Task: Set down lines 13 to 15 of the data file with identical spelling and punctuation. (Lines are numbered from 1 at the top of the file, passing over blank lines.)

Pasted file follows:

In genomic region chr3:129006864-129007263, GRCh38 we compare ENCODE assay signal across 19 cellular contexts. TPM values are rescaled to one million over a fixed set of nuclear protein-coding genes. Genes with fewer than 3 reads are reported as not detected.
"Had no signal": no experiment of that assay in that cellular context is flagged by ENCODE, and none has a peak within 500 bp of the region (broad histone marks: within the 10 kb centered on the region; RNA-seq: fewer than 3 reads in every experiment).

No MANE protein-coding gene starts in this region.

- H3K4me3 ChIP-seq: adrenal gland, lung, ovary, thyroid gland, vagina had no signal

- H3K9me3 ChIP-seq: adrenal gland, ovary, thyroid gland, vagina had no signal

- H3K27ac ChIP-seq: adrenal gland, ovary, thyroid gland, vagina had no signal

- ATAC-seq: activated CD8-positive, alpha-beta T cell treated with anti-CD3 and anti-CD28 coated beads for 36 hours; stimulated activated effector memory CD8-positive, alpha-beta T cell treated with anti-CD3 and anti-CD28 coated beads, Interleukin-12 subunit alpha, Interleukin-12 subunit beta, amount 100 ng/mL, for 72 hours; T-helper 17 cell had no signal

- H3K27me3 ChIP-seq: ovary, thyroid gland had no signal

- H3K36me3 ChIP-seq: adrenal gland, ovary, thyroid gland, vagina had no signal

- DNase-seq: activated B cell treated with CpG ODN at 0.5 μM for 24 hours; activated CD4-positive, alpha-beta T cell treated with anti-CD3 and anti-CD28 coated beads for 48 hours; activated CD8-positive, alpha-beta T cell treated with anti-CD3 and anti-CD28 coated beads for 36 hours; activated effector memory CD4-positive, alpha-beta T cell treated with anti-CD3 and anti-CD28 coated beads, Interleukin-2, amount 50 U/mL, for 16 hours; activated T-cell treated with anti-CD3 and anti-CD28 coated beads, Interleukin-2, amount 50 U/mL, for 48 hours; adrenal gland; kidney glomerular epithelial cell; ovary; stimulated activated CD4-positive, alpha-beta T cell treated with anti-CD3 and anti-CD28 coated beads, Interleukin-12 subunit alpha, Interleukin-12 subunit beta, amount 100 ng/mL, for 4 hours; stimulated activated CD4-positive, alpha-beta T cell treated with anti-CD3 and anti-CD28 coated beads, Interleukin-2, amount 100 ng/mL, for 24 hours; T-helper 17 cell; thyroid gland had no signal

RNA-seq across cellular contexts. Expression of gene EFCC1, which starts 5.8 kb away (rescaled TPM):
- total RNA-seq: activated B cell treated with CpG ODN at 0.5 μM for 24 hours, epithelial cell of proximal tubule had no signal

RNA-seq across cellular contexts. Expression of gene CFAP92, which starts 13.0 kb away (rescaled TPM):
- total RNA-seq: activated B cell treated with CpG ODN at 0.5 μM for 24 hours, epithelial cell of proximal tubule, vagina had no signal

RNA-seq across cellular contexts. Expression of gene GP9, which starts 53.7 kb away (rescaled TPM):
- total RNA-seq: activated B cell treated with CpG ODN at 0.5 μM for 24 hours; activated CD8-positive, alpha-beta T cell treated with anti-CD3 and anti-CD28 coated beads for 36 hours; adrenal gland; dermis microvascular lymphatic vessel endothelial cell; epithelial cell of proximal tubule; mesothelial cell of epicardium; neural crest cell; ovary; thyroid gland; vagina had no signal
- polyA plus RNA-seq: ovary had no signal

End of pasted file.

RNA-seq across cellular contexts. Expression of gene CFAP92, which starts 13.0 kb away (rescaled TPM):
- total RNA-seq: activated B cell treated with CpG ODN at 0.5 μM for 24 hours, epithelial cell of proximal tubule, vagina had no signal

RNA-seq across cellular contexts. Expression of gene GP9, which starts 53.7 kb away (rescaled TPM):